At first glance, the symptoms probably seem like they would have no physical or mental effects on a person. That’s a false assumption. For starters, being on a phone constantly will affect your eyes by drying them out which then leads to headaches and vision issues. Furthermore, sitting on your phone all day, instead of being active, can cause issues with weight, lower back problems, and neck strain. Using social media constantly can also feed into OCD, depression, and feelings of loneliness, according to ADAA. We think social media is all about being able to connect and share happy things with others but many people subconsciously begin to compare their lives or physical selves to others.

 

If you or a loved one appears to be suffering from SMAD, the licensed psychologists, psychiatrists, psychiatric nurse practitioners, and psychotherapists at Arista Counseling & Psychotherapy can assist you. Contact our Paramus, NJ or Manhattan, NY offices respectively, at (201) 368-3700 or (212) 722-1920 to set up an appointment. For more information, visit http://www.counselingpsychotherapynjny.com/

References:

ePainAssist, Team. “Social Media Anxiety Disorder: Causes: Symptoms: Treatment: Recovery Tips.” EPainAssist, 15 Apr. 2019, http://www.epainassist.com/mental-health/social-media-anxiety-disorder.

Fadar, Sarah. “Social Media Obsession and Anxiety.” Anxiety and Depression Association of America, ADAA, Nov. 2018, adaa.org/social-media-obsession.

n/a, n/a. “Social Media Anxiety Disorder All Occasion.” Zazzle.com, 2009, rlv.zcache.co.uk/social_media_anxiety_disorder_all_occasion-re4d11e0809ba45fbbbf7a966b6e2f527_xvuak_

Burnout in College Students (Part 1)

Tatyana A. Reed

With school coming into full swing, before we can even get that deep, it’s time to look at burnout, particularly in students. Have you ever taken on way too many tasks and at the last minute realized it’s causing an overwhelming feeling of exhaustion and being stressed out? Or have you ever been so busy you feel like nothing is going to get done correctly or done at all? If you have felt like this, nine times out of ten you were experiencing burnout.

According to pyschologytoday.com burnout is “a state of emotional, mental, and often physical exhaustion brought on by prolonged or repeated stress.” Burnout is not a widely talked about topic unless the causes have been detrimental to an individual. In this article, we will talk about the symptoms, affects, and how to avoid burnout.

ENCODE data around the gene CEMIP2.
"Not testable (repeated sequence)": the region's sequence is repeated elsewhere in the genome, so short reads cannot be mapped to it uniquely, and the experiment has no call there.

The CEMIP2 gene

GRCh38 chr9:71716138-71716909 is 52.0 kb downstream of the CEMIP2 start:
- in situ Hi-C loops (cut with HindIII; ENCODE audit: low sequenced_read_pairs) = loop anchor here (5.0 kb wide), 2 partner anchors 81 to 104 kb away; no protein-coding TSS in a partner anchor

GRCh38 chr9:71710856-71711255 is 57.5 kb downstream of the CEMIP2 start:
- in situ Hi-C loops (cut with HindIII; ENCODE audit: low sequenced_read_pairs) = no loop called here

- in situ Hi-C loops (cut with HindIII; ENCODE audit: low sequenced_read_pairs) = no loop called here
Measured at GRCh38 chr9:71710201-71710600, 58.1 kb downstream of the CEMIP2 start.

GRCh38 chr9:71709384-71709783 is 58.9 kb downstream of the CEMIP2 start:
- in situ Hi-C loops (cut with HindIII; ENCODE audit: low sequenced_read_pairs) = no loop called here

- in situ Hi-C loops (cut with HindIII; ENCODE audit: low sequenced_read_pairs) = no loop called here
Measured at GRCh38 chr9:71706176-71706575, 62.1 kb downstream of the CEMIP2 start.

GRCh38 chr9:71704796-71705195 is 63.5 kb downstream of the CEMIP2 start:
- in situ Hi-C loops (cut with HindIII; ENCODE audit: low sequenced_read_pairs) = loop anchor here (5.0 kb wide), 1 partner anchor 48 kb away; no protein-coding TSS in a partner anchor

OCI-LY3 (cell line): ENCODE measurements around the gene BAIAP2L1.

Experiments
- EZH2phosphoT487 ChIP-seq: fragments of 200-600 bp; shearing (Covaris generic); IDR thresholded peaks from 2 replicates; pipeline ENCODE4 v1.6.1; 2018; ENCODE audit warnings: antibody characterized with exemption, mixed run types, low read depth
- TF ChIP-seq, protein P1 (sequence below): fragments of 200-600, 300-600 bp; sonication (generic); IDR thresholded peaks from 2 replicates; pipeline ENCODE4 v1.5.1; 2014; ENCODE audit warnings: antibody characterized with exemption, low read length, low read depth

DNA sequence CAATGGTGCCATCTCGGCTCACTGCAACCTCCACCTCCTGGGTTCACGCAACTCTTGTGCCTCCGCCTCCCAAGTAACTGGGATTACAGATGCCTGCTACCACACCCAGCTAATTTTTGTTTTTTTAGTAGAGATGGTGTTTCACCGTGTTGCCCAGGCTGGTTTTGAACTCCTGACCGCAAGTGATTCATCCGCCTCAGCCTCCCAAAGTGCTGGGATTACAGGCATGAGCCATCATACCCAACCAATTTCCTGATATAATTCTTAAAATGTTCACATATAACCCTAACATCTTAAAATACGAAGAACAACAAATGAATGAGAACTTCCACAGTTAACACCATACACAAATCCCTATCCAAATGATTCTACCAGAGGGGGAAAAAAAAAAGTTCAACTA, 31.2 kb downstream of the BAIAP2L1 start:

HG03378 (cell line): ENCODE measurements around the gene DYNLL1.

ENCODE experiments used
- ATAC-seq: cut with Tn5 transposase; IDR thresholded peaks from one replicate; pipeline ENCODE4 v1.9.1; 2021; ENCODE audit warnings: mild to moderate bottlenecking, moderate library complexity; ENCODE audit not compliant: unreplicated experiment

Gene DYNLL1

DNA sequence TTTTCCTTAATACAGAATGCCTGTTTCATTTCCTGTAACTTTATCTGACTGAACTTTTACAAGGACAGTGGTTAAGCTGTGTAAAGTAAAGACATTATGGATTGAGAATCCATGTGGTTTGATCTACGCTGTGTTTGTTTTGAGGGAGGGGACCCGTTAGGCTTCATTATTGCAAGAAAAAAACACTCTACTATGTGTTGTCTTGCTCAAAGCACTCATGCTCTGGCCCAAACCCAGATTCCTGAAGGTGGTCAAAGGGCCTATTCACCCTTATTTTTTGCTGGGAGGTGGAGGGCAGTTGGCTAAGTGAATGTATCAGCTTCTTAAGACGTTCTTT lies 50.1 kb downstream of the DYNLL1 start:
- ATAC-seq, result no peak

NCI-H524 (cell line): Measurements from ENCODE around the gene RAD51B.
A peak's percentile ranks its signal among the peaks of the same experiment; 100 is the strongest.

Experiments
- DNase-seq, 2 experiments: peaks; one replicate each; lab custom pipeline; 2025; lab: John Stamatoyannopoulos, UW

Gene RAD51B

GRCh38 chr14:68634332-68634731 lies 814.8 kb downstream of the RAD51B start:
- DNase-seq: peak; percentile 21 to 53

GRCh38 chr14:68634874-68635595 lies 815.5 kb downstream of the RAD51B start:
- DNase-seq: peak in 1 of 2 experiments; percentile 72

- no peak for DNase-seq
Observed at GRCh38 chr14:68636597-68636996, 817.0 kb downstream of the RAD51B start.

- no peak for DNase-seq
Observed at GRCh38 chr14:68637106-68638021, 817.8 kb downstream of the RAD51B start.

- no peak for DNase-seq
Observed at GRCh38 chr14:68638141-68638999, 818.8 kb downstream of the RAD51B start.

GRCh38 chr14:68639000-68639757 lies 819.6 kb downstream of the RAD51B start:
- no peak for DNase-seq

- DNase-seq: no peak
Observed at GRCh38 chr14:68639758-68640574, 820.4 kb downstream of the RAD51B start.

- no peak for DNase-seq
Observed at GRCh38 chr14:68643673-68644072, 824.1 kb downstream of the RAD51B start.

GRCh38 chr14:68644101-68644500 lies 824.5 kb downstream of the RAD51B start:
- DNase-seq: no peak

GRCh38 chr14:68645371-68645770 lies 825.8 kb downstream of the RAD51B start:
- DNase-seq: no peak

DIFFERENCE BETWEEN STRESS AND BURNOUT

Before we can talk about the signs of burnout, we first have to understand that there is a difference between burnout and stress. David Ballard, member of the American Psychological Association, describes burnout as “an extended period of time where someone experiences exhaustion and a lack of interest in things, resulting in a decline in their job [academic] performance.”

SIGNS OF BURNOUT

Here are just some of the early indicators of college burnout according to collegeinfogeek.com:

  • Constant exhaustion
  • Lack of motivation
  • Constant frustration
  • Grades beginning to decline
  • Struggling to pay attention
  • Disengagement from friends and colleagues

WHAT MAY BE CAUSING YOUR BURNOUT 

A study conducted by University of South Maine in 2006 had 354 students answer questions that helped look at why burnout may be happening to college students. Here are the four most prevalent answers:

  • 13% said it was due to lack of motivation on their personal part
  • 25% attributed it to issues caused by their part time job ( finance and lack of time) and due to family issues
  • 5% said it was caused by a professor
  • And the most prevalent answer was because of having too many assignments on their plate

 

If you or someone you know is dealing with burnout, please contact our psychotherapy offices in New York or New Jersey to talk to one of our licensed professional psychologists, psychiatrists, psychiatric nurse practitioners, or psychotherapists at Arista Counseling & Psychotherapy. Contact our Paramus, NJ or Manhattan, NY offices respectively, at (201) 368-3700 or (212) 722-1920 to set up an appointment. For more information, please visit http://www.counselingpsychotherapynjny.com/.